Credit Outlook Changes for Investments with Mutual ADIs

Mutual banks and credit unions comprise around 2.5% of all ADIs in Australia by assets, but over 50% by number.  The sector has been consolidating rapidly with numbers reduced from over 200 fifteen years ago to around 70 today.  The majority of mutuals have merged in this time but a few have demutualised and listed on the ASX to access external capital.

Until recently, nearly all mutual mergers were defensive in nature with smaller mutuals with high cost to income ratios simply not being sufficiently profitable to make the technological investments necessary for effective risk management and to compete as banking moves more online and away from branch visits.

This is one reason Amicus has generally been cautious regarding recommending investments in smaller unrated mutuals. Apart from a lack of transparency (no rating, no ASX listing, compulsory disclosures and reporting) their competitive position as a group is poor so investors rely almost entirely on APRA supervision and mergers within the sector to prevent the weaker ones being wound up or worse becoming insolvent.

Even larger mutuals continue to struggle for scale and efficiencies relative to regional and major banks as per the charts below from S&P comparing S&P rated mutuals, regional banks and major banks.

However, a new industry trend is possibly emerging. In early August 2021, Newcastle Permanent and Greater Bank announced their plan to merge with an estimated completion date in 2022.  The merger between the No.2 largest mutual by loan volumes with the No.6 mutual will result in a merged bank that will be larger than the No.1 mutual Great Southern Bank (formerly CUA) with $19.8 billion in assets, 1,600 employees and over 600,000 customers.  Geographically, the merged bank will remain centred within the Newcastle and Hunter Valley region where both entities are based.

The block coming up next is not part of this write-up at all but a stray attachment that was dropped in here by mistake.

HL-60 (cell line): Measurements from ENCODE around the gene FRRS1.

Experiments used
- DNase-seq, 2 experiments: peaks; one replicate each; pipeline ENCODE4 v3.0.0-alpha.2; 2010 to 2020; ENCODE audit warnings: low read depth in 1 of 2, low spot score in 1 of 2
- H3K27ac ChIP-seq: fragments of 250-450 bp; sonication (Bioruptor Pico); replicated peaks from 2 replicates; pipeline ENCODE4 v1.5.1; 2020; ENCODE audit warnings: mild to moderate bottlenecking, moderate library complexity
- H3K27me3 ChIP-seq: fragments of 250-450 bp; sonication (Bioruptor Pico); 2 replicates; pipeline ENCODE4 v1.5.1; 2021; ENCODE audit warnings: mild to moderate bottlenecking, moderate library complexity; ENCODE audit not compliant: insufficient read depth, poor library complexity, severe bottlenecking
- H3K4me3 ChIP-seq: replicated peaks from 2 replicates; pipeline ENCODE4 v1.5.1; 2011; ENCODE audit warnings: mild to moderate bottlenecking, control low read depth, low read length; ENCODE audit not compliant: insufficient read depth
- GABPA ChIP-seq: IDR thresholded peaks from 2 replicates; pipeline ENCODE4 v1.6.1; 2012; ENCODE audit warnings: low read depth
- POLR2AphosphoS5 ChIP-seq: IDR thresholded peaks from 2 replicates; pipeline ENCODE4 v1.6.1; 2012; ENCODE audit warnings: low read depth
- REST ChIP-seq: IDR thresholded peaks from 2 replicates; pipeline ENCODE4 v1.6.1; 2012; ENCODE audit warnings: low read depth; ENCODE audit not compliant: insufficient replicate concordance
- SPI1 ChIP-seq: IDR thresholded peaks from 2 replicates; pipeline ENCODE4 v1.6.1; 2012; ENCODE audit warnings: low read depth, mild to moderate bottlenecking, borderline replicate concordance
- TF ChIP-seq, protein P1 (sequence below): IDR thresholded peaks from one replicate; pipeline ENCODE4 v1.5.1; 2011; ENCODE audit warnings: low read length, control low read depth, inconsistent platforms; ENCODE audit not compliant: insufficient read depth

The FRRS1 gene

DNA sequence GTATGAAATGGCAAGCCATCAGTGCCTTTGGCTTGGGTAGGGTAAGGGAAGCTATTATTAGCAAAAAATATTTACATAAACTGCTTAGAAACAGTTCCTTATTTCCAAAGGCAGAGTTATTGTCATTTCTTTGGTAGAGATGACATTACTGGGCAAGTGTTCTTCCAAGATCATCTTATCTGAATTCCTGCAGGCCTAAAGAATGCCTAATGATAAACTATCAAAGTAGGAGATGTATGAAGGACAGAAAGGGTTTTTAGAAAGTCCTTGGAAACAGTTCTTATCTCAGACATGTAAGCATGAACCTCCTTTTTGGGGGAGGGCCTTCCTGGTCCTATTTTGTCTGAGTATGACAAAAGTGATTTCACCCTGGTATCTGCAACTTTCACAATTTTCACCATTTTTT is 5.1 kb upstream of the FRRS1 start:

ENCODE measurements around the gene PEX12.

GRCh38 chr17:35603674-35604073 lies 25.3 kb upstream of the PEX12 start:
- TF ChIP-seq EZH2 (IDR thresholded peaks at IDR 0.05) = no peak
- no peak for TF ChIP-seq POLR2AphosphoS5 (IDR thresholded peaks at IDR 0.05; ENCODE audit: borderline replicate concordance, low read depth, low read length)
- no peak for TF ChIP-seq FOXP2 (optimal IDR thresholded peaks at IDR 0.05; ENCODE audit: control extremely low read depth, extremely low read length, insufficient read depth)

In mid-August, Heritage Bank (No.3 mutual by loans) and People’s Choice (No.4) also announced their plans to merge, with an expected completion date in early 2022.  This merged bank would have a new name (yet to be determined), creating a bank with a wide operating presence as Heritage operates in Queensland (with plans to expand in NSW), while People’s Choice is focussed in South Australia and the Northern Territory (with plans to grow in Victoria).  A merged Heritage Bank and People’s Choice will be larger than the Newcastle Permanent and Greater Bank merger as Heritage and People’s Choice will have $22 billion in total assets and around 700,000 customers.

The mergers differ starkly in that the first gives the merged entity far greater market share in the Newcastle and Hunter regions, whereas the second combines two entities with very little overlap in geographic coverage and creates a largely national brand.  S&P analysts conclude the driver for each merger was a desire to increase their competitive positions from a position of strength rather than weakness. This potentially reflects a shift in attitude of the boards of mutuals in general towards proactively looking at their long term commerciality rather than waiting until their competitive position has been eroded.

If this is correct, it is likely to lower the bar for other mutual mergers.  While mutuals compete with non-mutuals for customers with a differentiated offering or a focus on people rather than profits (members vs customers), they also compete with each other on levels of service and technological advancement.  Larger and more efficient mutuals with superior technology (who are able to offer a superior customer experience) will put additional pressure on the smaller mutuals, particularly those that are geographically rather than industry focussed.  This will probably further hasten the pace of industry consolidation.

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